However, not all random variables are only discrete or continuous. There are "mixed" random variables, where $X(s)$ has a CDF which is the sum of a step function and a continuous function with indicators.

You can also have random variables which are neither discrete nor continuous, such as the Cantor distribution.

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    $\begingroup$ You actually know quite a lot about absolutely continuous distributions, because (almost by definition) an absolutely continuous distribution is one that has a density. There are continuous distributions that do not have densities: the archetypal example is the distribution induced by the Cantor function. $\endgroup$ – whuber Jun 13 '18 at 14:30
  • $\begingroup$ If the countable image has an accumulation point, would we still say its discrete? $\endgroup$ – Matthew Drury Jun 13 '18 at 18:43
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    $\begingroup$ @Matthew Yes. The example I mentioned in another comment (stats.stackexchange.com/a/104018/919), which clearly is discrete (every one of a countable number of values has a nonzero probability, so its distribution function consists of nothing but jumps) has the entire interval $[0,1]$ for its set of accumulation points. $\endgroup$ – whuber Jun 14 '18 at 1:52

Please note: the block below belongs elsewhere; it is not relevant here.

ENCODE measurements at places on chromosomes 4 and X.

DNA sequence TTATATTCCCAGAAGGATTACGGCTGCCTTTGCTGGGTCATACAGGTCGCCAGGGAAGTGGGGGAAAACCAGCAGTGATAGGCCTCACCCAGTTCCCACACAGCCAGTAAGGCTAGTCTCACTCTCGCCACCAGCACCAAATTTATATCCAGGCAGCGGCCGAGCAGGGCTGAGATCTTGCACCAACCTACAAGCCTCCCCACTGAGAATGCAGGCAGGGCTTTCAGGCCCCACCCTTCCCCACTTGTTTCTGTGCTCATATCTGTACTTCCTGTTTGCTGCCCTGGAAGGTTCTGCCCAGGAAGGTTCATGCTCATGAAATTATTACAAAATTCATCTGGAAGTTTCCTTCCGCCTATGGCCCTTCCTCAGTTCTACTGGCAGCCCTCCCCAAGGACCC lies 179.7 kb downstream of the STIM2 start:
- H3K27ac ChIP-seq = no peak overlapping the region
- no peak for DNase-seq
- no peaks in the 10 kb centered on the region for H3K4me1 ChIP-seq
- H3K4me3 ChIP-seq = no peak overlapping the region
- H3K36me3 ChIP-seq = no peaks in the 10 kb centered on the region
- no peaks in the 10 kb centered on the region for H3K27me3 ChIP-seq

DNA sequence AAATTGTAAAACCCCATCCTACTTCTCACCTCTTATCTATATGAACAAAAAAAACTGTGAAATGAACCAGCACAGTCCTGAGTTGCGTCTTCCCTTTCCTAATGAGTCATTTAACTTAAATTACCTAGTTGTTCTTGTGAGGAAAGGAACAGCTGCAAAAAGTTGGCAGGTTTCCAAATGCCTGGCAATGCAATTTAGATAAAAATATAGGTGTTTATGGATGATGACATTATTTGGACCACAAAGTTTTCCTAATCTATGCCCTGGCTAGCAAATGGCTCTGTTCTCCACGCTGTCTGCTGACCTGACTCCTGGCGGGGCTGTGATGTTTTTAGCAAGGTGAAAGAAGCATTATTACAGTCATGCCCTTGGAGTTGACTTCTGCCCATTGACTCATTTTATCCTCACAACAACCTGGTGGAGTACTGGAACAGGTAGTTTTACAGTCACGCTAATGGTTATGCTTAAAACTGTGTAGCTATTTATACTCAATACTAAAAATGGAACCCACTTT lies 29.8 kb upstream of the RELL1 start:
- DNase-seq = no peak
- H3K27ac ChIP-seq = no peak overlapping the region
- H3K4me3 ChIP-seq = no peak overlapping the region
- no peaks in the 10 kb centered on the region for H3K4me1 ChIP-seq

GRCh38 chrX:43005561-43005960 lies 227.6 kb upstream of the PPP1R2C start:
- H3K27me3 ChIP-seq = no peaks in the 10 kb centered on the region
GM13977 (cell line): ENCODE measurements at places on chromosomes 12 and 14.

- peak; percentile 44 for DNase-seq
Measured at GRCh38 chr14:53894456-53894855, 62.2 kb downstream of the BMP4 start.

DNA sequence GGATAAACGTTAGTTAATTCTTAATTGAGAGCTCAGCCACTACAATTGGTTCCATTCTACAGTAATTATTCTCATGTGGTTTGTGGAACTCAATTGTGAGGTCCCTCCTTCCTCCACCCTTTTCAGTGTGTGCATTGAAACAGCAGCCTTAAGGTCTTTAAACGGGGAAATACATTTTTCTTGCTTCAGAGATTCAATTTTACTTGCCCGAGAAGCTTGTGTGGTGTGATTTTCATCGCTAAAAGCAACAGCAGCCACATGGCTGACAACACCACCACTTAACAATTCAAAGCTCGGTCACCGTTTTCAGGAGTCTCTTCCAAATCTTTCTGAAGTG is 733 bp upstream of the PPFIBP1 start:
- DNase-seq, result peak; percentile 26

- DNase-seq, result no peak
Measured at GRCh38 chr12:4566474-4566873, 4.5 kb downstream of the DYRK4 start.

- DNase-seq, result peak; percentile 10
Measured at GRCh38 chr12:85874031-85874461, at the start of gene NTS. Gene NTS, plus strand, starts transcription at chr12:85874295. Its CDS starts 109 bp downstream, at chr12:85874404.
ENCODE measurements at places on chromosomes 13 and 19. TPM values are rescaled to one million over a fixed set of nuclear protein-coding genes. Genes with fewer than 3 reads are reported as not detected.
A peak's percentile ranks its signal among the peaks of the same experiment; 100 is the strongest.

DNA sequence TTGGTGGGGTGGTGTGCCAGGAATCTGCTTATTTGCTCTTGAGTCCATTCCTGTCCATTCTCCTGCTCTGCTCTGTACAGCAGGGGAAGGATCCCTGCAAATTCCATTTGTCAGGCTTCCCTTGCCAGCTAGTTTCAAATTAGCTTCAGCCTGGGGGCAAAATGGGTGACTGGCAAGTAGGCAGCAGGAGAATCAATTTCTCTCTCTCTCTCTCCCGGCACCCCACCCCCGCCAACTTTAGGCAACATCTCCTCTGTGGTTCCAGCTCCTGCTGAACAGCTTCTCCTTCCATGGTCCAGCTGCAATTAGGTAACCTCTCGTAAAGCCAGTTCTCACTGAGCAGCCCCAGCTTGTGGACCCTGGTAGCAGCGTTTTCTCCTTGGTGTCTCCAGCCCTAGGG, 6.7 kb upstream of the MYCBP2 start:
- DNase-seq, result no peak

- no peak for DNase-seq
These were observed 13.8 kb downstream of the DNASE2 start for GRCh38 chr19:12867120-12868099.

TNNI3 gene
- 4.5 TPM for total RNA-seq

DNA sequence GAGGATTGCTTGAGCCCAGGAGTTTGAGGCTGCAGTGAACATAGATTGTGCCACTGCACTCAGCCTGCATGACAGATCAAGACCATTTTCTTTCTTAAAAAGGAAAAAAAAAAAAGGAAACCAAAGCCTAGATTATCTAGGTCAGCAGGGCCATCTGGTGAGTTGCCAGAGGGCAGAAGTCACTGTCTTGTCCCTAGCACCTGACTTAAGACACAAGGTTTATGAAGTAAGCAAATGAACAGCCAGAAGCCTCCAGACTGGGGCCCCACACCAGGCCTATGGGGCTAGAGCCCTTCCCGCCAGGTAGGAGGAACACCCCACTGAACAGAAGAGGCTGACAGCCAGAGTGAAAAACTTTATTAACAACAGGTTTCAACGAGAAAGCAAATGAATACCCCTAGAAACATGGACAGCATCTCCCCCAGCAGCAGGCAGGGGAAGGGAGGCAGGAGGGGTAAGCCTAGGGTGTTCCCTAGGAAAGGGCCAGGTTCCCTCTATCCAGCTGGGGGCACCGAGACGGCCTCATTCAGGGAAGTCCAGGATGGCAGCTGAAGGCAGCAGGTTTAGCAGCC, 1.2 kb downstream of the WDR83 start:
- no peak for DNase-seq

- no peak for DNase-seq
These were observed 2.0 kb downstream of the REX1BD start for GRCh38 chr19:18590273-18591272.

To quote the wikipedia page on continuous and discrete variables:

If it [the variable] can take on two particular real values such that it can also take on all real values between them (even values that are arbitrarily close together), the variable is continuous in that interval

Therefore, a discrete random variable does not have to have a 'finite number of options', but there needs to be a non-infinitesimal gap between the possible values. This is the case with a distribution of integers, since the 'distance' between two neighboring integers is 1 and cannot be less than this. Therefore the variable is not continuous as it does not 'continue' within these gaps.

Edit: I know that there's probably better and/or more precise ways of answering this, but this is what helped me personally understand the difference.

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    $\begingroup$ Just fyi, for intuition the Wikipedia characterization might be OK, but for most other purposes it's not correct. One important aspect of "continuous random variable" that it omits (out of several) is that it depends on the probabilities of its values, not just on the set of values it can attain. Your characterization of "non-infinitesimal" gap unfortunately is incorrect. I give a counterexample at stats.stackexchange.com/a/104018/919 showing a discrete variable that assigns positive probabilities to all rational numbers between $0$ and $1.$ $\endgroup$ – whuber Jun 13 '18 at 13:05